Everyone enjoys taking a couple days off from work to get things done -- which is exactly what I did this week.
I'm still recovering.
Like other people I know, I tend to set my goals too high on days like this. This time, I decided to take it a little easier.
Or so I thought.
One project was to line up parent volunteers to fill in time slots for an upcoming activity in our daughter's classroom. Parents, however, were only some of the people I needed to call.
Also on my list: calls to the pediatrician, veterinarian, carpenter, furniture refinisher, a friend or two and, oh yes, a call I needed to make for work.
No problem, I thought, pouring myself a big cup of coffee and taking a seat at the kitchen counter. Just make sure you don't ask the carpenter to help out at school or tell the pediatrician you need to make an appointment for a rabies booster.
Of course, few parents were home to take my calls because they were either 1) on vacation for spring break, 2) at work or 3) tackling chores on their own To Do lists.
After each name I wrote myself a little note:
Answering machine. Left message.
Answering machine. Did not leave message.
Call back at 6 p.m.
Call after 3 but before 4:30 p.m.
Can help anytime. (Yes!)
Can help on Thursday but not Monday.
Luckily, I immediately reached the man I want to refinish the top of our dining room table. Yes, of course he could stop by and take a look at the table.
How about tomorrow morning?, he asked.
Sorry, I said, I'm back to work.
I also reached a parent or two. While talking to one of them, my call waiting clicked in, which I usually ignore.
But, wait. What if it's Ed the Carpenter calling me back to say he could stop by that afternoon -- but not again until 2010? Or the pediatrician's office changing the appointment I had just made two minutes earlier?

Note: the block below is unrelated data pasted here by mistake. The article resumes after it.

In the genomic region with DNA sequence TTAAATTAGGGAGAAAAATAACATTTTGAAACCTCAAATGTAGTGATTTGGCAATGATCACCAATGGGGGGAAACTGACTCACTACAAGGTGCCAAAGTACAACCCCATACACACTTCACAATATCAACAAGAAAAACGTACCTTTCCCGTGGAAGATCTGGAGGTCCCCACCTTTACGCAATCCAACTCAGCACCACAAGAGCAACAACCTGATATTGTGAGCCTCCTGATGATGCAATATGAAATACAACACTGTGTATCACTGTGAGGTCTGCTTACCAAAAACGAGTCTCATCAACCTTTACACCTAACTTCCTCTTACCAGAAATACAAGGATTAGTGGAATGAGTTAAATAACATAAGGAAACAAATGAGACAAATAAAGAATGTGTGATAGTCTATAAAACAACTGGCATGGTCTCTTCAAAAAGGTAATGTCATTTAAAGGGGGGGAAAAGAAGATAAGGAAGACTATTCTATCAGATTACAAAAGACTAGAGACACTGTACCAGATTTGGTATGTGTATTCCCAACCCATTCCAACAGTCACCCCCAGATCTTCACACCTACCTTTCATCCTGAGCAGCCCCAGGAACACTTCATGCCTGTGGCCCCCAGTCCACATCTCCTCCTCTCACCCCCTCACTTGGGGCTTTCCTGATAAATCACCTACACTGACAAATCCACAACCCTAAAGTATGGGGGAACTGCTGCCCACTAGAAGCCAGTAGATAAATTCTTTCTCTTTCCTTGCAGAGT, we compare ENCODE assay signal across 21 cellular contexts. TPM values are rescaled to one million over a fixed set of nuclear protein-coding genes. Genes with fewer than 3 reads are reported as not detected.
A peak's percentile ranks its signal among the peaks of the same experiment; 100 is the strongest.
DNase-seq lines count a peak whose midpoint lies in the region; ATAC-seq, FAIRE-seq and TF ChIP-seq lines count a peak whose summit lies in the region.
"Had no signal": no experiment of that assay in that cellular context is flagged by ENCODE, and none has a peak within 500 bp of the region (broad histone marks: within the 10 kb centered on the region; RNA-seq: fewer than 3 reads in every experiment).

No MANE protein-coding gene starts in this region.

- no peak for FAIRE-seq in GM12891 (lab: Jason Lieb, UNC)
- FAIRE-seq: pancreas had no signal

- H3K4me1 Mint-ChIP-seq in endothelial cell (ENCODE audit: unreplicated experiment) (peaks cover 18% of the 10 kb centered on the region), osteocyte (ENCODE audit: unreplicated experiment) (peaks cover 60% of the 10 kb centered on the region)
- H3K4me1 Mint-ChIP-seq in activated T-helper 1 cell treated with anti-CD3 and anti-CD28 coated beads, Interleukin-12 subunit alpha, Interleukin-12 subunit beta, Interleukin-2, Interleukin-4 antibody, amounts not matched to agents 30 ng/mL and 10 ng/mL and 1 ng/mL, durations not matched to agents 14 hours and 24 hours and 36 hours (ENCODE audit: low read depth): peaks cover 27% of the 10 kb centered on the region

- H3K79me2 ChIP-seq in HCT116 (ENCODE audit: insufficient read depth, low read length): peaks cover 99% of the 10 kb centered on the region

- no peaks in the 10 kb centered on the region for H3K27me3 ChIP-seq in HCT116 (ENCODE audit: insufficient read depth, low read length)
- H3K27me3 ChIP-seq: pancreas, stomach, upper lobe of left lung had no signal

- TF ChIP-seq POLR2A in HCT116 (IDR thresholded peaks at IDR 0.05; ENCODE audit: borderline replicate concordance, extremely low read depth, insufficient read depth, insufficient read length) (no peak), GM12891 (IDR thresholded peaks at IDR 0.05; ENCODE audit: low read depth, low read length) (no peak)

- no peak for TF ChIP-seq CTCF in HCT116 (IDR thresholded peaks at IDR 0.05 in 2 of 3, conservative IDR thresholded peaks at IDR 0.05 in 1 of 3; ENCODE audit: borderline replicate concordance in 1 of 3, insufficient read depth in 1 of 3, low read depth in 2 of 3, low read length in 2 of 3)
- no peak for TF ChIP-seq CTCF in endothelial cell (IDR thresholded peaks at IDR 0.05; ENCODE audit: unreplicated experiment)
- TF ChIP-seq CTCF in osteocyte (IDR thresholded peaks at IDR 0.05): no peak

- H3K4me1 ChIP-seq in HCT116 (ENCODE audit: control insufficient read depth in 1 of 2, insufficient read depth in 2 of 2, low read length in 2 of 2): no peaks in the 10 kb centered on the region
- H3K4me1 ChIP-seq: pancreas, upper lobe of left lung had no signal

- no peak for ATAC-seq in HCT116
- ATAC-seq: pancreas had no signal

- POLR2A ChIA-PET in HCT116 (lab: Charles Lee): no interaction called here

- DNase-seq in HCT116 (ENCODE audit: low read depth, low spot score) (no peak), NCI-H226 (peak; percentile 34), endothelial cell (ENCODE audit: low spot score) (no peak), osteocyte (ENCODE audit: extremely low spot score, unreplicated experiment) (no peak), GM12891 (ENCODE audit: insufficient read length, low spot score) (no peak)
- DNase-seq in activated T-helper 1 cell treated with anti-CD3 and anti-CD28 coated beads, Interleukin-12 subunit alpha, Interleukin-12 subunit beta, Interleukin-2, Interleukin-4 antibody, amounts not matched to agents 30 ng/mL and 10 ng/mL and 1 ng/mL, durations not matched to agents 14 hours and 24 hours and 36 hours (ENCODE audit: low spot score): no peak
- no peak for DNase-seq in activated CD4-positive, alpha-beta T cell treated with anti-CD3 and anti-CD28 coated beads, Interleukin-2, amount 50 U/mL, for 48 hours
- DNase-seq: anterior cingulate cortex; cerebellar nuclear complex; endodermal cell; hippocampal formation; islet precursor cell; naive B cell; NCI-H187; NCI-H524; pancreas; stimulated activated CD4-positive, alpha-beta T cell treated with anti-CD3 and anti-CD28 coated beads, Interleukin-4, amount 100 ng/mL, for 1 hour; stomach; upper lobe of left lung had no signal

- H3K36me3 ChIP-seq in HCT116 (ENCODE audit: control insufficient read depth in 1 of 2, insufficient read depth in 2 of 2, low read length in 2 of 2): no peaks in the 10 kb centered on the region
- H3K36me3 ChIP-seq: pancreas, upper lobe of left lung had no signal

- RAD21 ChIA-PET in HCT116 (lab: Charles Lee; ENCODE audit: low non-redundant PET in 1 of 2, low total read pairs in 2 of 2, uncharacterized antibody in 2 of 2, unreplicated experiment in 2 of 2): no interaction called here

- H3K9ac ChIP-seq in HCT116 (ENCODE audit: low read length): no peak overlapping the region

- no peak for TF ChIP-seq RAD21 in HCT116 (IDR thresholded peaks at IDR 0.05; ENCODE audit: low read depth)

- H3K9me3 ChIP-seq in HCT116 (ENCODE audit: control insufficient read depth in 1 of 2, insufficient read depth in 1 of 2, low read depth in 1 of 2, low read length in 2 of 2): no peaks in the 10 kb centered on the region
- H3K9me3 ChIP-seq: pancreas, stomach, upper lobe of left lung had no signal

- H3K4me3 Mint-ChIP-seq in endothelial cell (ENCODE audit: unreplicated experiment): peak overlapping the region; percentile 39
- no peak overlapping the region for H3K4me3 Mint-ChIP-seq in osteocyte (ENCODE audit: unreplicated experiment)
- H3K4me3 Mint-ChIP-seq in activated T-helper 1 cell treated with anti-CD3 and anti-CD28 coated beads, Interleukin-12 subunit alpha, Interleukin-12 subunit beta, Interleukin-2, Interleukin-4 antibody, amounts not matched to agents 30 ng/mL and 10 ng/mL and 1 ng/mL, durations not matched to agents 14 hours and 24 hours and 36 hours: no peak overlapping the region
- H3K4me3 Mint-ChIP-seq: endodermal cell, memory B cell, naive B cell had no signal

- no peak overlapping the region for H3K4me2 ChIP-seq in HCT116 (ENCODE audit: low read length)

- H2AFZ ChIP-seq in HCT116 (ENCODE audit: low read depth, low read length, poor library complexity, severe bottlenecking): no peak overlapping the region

Phone calls were just the beginning. Also on my To Do list was a trip to a store to see if, by any chance, an employee could locate a counter stool that had long been discontinued.
You see, I already own two of them but I want a third. Why I didn't take care of this last year when they were widely available is beyond me.
Looks like there are some in Nashville, the helpful sales associate told me, staring at her computer screen.
A stool from Nashville. That would be cool, we both agreed.
But, alas, no counter stool in Nashville. Nor in Erie, Rochester and everywhere else the poor woman called. It's hard to say who made more phone calls that day -- she or I.
Also on my list was to return the American Goldfinch that didn't chirp. You see, our daughter had received as gifts four plush birds from the Audubon collection that make authentic bird songs.
Except for the American Goldfinch.
The return and exchange went so smoothly, I couldn't wait to get on with my list.
Home Depot. Boulevard Mall. Gas station. Bank. Post office. Grocery store . . .
The good news is that even though my head is still spinning and I am out of luck getting a third counter stool, both the carpenter and refinisher are stopping by this weekend, my packages are mailed, my tank full and the American Goldfinch is chirping.
And -- the best part -- I only need to line up a few more parents for the classroom project.
Perhaps the pediatrician is available.